Mordor Intelligence, the global market research and consulting firm, recently released a study assessing the global water treatment chemicals market. The report valued the overall global market at $35 billion in 2014, predicting a continual annual growth rate (CAGR) of 7.4% till 2020. Mario Kelly, VP of the waste water Innovation Platform of global water, energy and maintenance solutions provider NCH Europe, takes a look at what is driving this growth and the key challenges the sector is facing.
Demand for water treatment technology and equipment is set to increase by 5.2 per cent to $14.7 billion by 2019 in the US alone according to research. This clearly demonstrates the growing need for feasible solutions to a costly problem. With increasingly stringent regulations around the disposal of waste water, and the associated expenditure of meeting, or failing to meet, these policies, companies of all shapes and sizes are looking for cost effective solutions.
Regulation driving costs
The report by Mordor Intelligence highlights industrial water treatment as the fastest growing sector, and it’s easy to see why. In Europe, the Urban Waste Water Directive governs the disposal of water, “to protect the water environment from the adverse effects of discharges of urban waste water and from certain industrial discharges”. Under the directive, any business wishing to dispose of waste water is charged a municipal waste water charges, calculated using the Mogden formula in the UK.
The formula takes into account how much sludge and solids are in water being deposited into the local sewage system, the level and type of treatment the effluent has been exposed to and the volume of water to be disposed of. An appropriate charge for waste water disposal is then calculated.
Add in the costs of water transport, storage and off-site treatment and the management of effluent water from an industrial operation, a food or pharmaceutical manufacturing plant, or even a hotel, can be a major drain on any business.
As the report states, there is a lack of awareness in general around the waste water treatment sector. However, at NCH we’ve noticed that companies are particularly unaware of the various technologies available that can help to reduce these annual fees. Businesses simply accept them as a fact of life – this needn’t be the case.
A 21st century solution
The Mordor Intelligence study highlights the fact that a lot of 21st century biochemistry, such as pesticides and pharmaceutical products, in use today cannot be removed by 19th century filtration technology, leading to a need for new technology.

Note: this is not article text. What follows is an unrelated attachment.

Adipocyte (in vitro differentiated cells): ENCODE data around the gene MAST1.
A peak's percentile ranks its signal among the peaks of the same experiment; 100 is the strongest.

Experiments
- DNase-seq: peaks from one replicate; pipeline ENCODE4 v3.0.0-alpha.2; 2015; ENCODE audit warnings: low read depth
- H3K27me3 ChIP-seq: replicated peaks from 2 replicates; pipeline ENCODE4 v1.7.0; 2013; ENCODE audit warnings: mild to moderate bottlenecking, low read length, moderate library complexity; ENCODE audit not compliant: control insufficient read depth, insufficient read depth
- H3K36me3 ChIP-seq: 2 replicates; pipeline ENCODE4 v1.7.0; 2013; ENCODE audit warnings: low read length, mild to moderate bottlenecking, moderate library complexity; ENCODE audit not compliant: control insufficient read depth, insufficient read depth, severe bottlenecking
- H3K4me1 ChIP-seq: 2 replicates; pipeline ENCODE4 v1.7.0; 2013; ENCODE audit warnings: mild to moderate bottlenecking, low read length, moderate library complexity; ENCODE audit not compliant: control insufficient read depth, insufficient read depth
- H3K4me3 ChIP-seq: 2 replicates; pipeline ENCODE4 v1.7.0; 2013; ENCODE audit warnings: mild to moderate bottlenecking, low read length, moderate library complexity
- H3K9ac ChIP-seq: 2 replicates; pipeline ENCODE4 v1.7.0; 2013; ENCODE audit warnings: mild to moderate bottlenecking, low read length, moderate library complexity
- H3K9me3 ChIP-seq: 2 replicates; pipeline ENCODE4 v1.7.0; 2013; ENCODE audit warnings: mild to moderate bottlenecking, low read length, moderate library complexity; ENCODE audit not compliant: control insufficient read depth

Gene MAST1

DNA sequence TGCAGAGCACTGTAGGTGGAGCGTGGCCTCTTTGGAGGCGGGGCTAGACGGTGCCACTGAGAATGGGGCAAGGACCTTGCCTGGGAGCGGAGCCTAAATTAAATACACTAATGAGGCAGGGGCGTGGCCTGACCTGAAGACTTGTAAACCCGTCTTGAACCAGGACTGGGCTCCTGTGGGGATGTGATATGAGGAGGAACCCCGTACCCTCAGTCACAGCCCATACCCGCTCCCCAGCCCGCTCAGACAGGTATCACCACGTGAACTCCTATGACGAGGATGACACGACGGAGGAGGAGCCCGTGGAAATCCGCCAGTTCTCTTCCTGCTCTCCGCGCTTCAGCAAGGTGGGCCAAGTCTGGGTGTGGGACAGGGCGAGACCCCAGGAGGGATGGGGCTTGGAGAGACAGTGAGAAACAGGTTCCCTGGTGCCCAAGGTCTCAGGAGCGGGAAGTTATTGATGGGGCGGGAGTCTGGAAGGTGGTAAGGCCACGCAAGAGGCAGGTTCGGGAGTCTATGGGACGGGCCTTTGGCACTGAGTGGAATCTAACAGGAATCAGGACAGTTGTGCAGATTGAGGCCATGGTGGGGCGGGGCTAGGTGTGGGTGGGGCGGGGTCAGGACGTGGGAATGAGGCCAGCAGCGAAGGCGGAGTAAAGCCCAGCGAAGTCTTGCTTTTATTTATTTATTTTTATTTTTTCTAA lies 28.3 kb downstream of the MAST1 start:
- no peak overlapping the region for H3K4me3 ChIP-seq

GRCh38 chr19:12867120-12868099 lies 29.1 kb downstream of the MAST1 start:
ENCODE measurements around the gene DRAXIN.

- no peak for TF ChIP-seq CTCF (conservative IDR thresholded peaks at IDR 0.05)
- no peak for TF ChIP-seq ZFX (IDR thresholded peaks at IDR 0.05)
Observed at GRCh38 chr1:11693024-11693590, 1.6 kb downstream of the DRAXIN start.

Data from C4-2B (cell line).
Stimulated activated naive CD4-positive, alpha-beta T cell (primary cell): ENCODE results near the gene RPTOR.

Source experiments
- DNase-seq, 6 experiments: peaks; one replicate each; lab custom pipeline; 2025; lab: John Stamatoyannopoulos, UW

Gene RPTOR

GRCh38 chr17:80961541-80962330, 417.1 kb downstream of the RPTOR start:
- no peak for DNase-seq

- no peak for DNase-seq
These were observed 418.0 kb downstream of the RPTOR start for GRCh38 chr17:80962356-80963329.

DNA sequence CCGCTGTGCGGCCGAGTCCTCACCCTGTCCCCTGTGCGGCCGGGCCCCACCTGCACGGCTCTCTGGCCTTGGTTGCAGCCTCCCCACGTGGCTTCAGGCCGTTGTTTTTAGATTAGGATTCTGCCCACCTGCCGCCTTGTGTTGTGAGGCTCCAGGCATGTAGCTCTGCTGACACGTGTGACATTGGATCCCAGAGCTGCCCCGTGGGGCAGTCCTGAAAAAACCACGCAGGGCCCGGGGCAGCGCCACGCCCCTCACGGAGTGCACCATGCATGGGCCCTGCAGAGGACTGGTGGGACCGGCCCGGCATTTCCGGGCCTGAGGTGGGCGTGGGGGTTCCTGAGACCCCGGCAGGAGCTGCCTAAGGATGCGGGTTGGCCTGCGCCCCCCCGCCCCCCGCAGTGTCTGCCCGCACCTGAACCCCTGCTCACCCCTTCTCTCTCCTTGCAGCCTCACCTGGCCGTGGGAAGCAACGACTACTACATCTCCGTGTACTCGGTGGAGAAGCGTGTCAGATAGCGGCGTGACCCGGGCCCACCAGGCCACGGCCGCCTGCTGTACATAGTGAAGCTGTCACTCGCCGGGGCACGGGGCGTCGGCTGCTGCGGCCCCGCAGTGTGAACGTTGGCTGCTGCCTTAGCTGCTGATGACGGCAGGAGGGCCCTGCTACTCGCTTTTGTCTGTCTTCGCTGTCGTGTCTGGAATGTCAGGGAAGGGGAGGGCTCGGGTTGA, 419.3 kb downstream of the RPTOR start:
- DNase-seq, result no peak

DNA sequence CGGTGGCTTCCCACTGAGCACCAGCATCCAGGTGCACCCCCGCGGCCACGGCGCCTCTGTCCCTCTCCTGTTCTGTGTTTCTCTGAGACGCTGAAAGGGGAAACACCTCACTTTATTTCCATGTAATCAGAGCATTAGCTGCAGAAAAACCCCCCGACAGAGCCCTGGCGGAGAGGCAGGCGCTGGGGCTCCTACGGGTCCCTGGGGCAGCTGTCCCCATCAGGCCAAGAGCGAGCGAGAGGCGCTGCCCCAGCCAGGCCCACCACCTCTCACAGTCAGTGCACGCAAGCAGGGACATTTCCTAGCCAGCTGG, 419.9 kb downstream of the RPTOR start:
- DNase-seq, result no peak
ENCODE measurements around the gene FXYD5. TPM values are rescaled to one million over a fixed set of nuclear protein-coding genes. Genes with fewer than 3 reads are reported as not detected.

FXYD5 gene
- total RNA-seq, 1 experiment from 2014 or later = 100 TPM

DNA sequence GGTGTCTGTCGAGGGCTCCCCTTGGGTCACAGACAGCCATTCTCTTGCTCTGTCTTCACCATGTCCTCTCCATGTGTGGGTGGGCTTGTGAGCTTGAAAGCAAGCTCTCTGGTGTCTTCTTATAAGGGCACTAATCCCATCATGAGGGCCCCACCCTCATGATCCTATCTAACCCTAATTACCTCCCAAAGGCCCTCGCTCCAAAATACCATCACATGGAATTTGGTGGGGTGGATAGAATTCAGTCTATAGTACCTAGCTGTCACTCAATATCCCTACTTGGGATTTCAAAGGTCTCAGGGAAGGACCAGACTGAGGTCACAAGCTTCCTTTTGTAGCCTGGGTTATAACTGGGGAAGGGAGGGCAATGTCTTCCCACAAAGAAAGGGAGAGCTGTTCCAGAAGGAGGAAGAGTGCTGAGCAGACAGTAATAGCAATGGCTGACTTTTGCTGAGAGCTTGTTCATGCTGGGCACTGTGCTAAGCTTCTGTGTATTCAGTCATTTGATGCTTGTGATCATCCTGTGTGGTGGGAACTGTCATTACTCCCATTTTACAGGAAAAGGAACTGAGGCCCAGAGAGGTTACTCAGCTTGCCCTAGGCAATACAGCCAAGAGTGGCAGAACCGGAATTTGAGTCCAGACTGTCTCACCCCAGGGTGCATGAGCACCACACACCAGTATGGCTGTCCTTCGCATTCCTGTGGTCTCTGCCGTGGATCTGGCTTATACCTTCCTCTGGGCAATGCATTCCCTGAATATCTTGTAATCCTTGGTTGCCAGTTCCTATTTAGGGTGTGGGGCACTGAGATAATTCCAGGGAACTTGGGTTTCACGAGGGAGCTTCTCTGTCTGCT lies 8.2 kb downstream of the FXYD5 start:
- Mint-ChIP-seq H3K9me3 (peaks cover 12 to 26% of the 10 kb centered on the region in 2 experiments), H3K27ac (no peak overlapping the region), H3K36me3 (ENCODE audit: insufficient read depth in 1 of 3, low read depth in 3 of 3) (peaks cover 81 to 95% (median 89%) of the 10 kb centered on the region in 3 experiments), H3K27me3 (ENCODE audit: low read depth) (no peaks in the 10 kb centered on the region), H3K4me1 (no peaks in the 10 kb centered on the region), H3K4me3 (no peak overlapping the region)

At NCH Europe, we’ve invested a great deal of effort in developing an answer to the strain of modern chemistry that also dramatically reduces the cost of waste water management.
Our waste water treatment solution, which comprises the BioAmp delivery system and the FreeFlow product, uses live, naturally occurring bacteria to break down fats, oils, greases, suspended solids and other contaminants in water. FreeFlow bacteria actually digest contaminants, unlike solvents and free enzyme products.
With traditional treatments, most bacteria get flushed through the pre-treatment system before they even become active. FreeFlow bacteria are live and begin feeding and multiplying the instant they enter the waste water stream or drain system. By the time they are finished, the waste water you release into the local sewage system is cleaned – meaning dramatic reductions in those Waste Water Directive fees.
The BioAmp delivery system enables companies to bring waste water treatment in-house, cutting cost of off-site treatment. Our computer controlled microbial fermentation units are installed on site and deliver a large amount of active bacteria directly into drains, grease traps, lift stations and more.
While the study highlights developing a 21st century solution as an area of future opportunity, NCH Europe already has the answer to cost effectively, easily, and safely making waste water treatment a smoother process.
Our solution generates an average of 30 per cent reduction is waste water costs.
Ready for tomorrow
Over 40 per cent of the report’s non-utility respondents believed that the water industry was not prepared to meet the financial needs of managing waste water, given increased urbanization and regulation.
There is a clear need for long-term investment in wastewater treatment infrastructure. However, the immediate answer to managing the financial pressures lies in a smarter approach to waste water that enables companies to release effluent that is less harmful to the environment without costly off-site treatment. Something NCH Europe already has down to a fine art.